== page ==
The opinion of the court was delivered by: HOLTZOFF
The question presented in this case is whether the surviving spouse of a person covered by the Old Age Insurance provisions of the Social Security Act is entitled to the lump sum payment provided thereby on the death of the insured spouse if due to mental incompetency of the claimant, the two were not living in the same household at the time of the death.
This action is brought against the Secretary of Health, Education and Welfare, to review and set aside his decision denying the claim of a widow for a lump sum payment upon her husband's death, on the ground that the couple were not living in the same household at the time of his death. The suit is brought by her Conservator. The matter is before the Court at this time on cross-motions for summary judgment.
The salient facts are as follows. Elizabeth A. Barranger and John E. Barranger were husband and wife, living together in the same household until December 16, 1958 when the wife was committed to a mental institution. The husband died on December 3, 1960. From the time of the commitment until her husband's death, the wife continued to be and still is a patient in a mental hospital. On two occasions prior to her husband's death, she left without permission, but was later returned to the institution. While there is some conflict in the testimony as to how often the husband visited his wife while she was in the hospital, it is undisputed that he called to see her on several occasions and continued to be in contact with her. The husband was insured under the Old Age Insurance provisions of the Social Security Act.
In dealing with Old Age Insurance provisions of the Social Security Act, it must be borne in mind that the payments prescribed by them are not gratuities or matters of grace; they are not public assistance; they are not welfare payments. On the contrary, the law created a contributory insurance system, under which what in effect constitute premiums are shared by employees and employers. Consequently, in spirit at least, if not strictly and technically, the employee, who throughout his working life has contributed part of the premiums in the form of deductions from his wages or salary, should be deemed to have a vested right to the payments prescribed by the statutory scheme, which in effect comprises the terms of his insurance policy. He has earned the benefits; he is not receiving a gift. One of the proceeds of the insurance is the modest payment due to the surviving spouse upon the death of an insured individual. If that payment is not made, the money lapses into the Treasury. It would seem fair and equitable, therefore, to place a liberal and broad construction upon these provisions of law, in order to prevent such a frustrating and unjust result.
The Social Security Act, especially its insurance provisions, was a farreaching, epoch-making, beneficent enactment. As a remedial statute, it should receive a liberal construction, rather than a narrow interpretation. In this instance the husband and wife were living in the same household up to the day when she was committed to a mental hospital. A person mentally incompetent is not responsible for his or her acts. Consequently by necessary and inescapable implication, an exception should be read into the law for individuals who through mental illness are bereft of responsibility for their actions.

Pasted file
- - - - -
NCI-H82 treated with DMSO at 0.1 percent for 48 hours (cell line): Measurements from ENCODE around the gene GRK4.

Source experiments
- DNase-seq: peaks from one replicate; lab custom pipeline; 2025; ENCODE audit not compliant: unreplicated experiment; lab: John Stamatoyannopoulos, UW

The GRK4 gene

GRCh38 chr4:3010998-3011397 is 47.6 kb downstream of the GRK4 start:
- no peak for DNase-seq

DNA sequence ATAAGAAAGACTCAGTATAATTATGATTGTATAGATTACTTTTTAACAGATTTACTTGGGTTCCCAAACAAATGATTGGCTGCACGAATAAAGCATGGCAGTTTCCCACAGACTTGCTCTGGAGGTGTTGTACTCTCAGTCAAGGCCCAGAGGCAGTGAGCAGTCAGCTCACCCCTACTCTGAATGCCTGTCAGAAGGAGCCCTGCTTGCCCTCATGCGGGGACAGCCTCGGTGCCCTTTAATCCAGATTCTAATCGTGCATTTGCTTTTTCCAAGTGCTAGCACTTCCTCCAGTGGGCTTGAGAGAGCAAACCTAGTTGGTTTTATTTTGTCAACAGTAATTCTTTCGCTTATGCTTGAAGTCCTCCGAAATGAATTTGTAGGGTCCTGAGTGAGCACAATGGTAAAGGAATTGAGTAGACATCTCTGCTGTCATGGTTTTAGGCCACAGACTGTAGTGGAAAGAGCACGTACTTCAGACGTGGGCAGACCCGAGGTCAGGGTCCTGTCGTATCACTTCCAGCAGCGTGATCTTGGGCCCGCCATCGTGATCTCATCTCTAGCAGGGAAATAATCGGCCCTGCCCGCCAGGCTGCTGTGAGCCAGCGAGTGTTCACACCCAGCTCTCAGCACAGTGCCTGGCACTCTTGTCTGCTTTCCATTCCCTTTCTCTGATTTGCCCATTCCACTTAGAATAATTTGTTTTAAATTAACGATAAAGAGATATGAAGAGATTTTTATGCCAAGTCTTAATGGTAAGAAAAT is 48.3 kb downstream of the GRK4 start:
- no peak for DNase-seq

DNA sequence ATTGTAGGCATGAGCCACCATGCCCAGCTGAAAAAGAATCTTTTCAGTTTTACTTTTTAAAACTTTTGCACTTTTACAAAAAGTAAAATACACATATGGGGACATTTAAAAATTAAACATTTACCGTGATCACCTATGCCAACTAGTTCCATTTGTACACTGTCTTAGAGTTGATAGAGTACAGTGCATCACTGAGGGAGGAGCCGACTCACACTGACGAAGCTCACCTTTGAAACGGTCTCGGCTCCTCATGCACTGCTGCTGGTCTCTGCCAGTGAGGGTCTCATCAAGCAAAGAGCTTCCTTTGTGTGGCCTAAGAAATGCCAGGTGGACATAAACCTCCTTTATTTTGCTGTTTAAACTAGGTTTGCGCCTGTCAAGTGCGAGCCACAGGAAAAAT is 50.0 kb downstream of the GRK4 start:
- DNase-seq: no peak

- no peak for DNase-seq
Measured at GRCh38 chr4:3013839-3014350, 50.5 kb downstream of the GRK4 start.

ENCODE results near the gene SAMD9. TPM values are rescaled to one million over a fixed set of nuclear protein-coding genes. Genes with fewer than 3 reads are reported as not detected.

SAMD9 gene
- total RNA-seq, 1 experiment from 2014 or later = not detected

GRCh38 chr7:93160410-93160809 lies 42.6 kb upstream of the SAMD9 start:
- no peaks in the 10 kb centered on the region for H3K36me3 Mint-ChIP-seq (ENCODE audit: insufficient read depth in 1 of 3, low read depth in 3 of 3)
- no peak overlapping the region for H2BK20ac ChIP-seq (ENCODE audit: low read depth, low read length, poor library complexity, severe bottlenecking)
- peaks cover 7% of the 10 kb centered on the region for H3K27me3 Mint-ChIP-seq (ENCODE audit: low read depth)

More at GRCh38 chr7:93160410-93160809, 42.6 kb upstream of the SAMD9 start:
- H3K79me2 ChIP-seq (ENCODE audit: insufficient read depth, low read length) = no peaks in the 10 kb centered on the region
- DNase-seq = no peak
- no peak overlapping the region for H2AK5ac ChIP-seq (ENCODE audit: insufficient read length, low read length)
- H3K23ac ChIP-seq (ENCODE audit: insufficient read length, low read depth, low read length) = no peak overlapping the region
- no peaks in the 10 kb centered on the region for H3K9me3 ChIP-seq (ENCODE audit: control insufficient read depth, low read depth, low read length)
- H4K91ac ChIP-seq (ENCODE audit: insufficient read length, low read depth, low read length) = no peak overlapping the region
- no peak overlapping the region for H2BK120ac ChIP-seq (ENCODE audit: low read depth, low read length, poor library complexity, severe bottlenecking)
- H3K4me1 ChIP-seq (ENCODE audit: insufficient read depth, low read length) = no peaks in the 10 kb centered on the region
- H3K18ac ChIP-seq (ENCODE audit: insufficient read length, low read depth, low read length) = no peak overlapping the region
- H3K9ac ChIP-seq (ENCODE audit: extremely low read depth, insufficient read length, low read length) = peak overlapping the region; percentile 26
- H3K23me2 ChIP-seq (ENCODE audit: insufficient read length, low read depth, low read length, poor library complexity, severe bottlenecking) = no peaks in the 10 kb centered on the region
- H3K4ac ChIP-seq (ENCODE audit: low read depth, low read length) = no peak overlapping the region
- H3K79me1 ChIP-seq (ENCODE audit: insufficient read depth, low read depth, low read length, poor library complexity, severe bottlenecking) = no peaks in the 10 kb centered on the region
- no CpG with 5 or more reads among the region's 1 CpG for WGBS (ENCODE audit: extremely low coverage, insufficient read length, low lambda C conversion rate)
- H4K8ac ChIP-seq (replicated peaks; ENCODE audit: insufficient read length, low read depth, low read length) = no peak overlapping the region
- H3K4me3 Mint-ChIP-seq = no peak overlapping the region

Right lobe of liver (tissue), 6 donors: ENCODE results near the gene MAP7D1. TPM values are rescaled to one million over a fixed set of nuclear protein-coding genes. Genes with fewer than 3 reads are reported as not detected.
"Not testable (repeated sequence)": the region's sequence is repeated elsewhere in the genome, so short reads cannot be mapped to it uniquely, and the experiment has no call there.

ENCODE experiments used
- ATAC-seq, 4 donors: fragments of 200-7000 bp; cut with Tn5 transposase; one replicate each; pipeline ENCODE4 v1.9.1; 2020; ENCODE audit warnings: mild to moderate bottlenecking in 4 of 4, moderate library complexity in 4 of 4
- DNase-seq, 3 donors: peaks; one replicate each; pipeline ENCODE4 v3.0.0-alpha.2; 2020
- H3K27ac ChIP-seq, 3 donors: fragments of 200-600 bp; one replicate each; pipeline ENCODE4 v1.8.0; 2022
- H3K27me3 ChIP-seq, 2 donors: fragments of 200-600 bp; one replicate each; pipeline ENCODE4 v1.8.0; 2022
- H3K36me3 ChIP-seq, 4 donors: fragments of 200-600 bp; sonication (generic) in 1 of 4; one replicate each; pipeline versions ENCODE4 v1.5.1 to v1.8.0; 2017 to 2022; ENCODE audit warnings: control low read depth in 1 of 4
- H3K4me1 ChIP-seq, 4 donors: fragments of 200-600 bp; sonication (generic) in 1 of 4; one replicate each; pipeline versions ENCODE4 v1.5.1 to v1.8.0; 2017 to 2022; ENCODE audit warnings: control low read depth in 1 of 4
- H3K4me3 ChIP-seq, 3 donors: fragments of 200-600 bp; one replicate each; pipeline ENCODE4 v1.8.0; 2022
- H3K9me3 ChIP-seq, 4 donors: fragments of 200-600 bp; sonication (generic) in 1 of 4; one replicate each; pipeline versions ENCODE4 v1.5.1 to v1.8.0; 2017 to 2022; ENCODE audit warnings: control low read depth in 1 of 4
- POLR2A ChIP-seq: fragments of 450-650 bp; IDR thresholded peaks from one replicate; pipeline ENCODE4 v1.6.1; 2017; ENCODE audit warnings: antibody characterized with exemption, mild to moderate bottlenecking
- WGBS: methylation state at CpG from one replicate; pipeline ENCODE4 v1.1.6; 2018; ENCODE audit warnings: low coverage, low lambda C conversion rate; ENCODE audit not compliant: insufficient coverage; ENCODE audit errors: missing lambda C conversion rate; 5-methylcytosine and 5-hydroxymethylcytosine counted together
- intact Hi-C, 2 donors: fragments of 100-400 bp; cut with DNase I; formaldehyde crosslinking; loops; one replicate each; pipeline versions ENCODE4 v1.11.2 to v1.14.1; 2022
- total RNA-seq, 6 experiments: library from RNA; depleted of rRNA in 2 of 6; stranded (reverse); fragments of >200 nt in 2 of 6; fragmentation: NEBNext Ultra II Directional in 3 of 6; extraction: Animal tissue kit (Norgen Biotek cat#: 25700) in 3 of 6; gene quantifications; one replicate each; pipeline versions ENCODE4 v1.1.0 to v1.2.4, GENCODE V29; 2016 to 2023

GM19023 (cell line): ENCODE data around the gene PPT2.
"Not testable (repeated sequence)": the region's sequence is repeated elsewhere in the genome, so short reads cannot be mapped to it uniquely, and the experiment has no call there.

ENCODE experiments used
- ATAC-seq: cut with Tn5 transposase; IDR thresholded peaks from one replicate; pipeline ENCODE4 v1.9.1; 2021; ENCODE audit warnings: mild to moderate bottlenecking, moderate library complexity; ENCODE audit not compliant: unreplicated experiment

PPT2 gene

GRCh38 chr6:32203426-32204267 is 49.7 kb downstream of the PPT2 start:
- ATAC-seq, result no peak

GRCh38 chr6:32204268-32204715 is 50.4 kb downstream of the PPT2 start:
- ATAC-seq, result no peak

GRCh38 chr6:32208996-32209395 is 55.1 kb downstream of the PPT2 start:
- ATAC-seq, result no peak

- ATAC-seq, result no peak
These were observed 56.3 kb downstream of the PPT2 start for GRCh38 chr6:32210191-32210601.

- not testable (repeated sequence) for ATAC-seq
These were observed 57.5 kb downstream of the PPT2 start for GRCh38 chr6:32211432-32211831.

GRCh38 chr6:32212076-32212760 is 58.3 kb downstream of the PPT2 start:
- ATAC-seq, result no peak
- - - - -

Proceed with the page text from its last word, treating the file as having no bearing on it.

It is a well established principle of statutory construction that every legislative enactment must receive a sensible and reasonable construction that would effectuate its purposes. If a strict, literal interpretation would frustrate the objective of the legislative body and would lead to an absurd or futile result, it must be avoided. Necessary or obvious exceptions may be implied in statutory provisions in order to attain the desired end, on the theory that to do so would be carrying out the intention of the legislative body. United States v. Kirby, 74 U.S. 482, 7 Wall. 482, 19 L. Ed. 278; Holy Trinity Church v. United States, 143 U.S. 457, 12 S. Ct. 511, 36 L. Ed. 226; United States v. American Trucking Ass'ns, 310 U.S. 534, 543, 60 S. Ct. 1059, 84 L. Ed. 1345. This doctrine has been eloquently enunciated in the higher law by the admonition that, "The letter killeth, but the spirit giveth life".
In the light of this discussion, the Court concludes that an exception for mentally incompetent persons must be carved out of the requirement that in order to be entitled to the lump sum death payment, the insured person and the surviving spouse must have been living in the same household at the time of death. A similar course was followed in the Kirby and Holy Trinity Church cases, supra.
Counsel for the Government relied on some administrative regulations approved by the Secretary. One of them defines the phrase "living in the same household", Code of Federal Regulations, Title 20, Section 404.1112. This regulation is to the effect that a temporary absence of one's spouse from their principal place of abode does not preclude a finding that they were living in the same household. It proceeds then to define absences of certain types as being temporary. Counsel for the Government points to the fact that this case does not come within the scope of any of the enumerated definitions. They should not be deemed exclusive or exhaustive. The actions of a mentally incompetent person, who is not responsible for his or her acts, must be by necessary implication excepted from the statutory requirements.
The Court concludes, therefore, that the action of the Secretary denying the plaintiff's claim for death benefits should be set aside and the claim should be allowed.
The defendant's motion for summary judgment is denied, and the plaintiff's cross-motion for summary judgment is granted.
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